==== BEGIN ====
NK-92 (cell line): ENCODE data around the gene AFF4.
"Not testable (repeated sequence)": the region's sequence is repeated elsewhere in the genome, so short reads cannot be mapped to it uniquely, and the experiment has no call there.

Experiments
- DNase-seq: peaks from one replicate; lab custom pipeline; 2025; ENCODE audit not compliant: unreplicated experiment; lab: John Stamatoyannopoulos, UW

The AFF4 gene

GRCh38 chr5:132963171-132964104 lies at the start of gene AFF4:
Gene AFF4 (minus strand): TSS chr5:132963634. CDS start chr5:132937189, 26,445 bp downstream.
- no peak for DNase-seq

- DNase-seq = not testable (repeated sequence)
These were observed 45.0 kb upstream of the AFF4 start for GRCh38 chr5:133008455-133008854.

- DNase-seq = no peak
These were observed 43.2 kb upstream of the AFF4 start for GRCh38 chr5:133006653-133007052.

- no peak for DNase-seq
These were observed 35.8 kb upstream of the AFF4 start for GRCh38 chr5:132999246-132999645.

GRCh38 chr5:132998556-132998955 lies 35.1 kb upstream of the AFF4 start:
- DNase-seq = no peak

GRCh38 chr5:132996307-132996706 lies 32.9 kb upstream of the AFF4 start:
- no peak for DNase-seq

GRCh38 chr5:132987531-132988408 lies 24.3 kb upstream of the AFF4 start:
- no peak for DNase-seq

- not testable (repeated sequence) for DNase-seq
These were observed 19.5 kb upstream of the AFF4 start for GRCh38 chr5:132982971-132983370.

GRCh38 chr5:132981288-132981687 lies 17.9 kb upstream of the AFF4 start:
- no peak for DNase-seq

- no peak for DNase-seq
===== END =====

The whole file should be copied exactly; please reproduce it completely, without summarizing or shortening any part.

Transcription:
NK-92 (cell line): ENCODE data around the gene AFF4.
"Not testable (repeated sequence)": the region's sequence is repeated elsewhere in the genome, so short reads cannot be mapped to it uniquely, and the experiment has no call there.

Experiments
- DNase-seq: peaks from one replicate; lab custom pipeline; 2025; ENCODE audit not compliant: unreplicated experiment; lab: John Stamatoyannopoulos, UW

The AFF4 gene

GRCh38 chr5:132963171-132964104 lies at the start of gene AFF4:
Gene AFF4 (minus strand): TSS chr5:132963634. CDS start chr5:132937189, 26,445 bp downstream.
- no peak for DNase-seq

- DNase-seq = not testable (repeated sequence)
These were observed 45.0 kb upstream of the AFF4 start for GRCh38 chr5:133008455-133008854.

- DNase-seq = no peak
These were observed 43.2 kb upstream of the AFF4 start for GRCh38 chr5:133006653-133007052.

- no peak for DNase-seq
These were observed 35.8 kb upstream of the AFF4 start for GRCh38 chr5:132999246-132999645.

GRCh38 chr5:132998556-132998955 lies 35.1 kb upstream of the AFF4 start:
- DNase-seq = no peak

GRCh38 chr5:132996307-132996706 lies 32.9 kb upstream of the AFF4 start:
- no peak for DNase-seq

GRCh38 chr5:132987531-132988408 lies 24.3 kb upstream of the AFF4 start:
- no peak for DNase-seq

- not testable (repeated sequence) for DNase-seq
These were observed 19.5 kb upstream of the AFF4 start for GRCh38 chr5:132982971-132983370.

GRCh38 chr5:132981288-132981687 lies 17.9 kb upstream of the AFF4 start:
- no peak for DNase-seq

- no peak for DNase-seq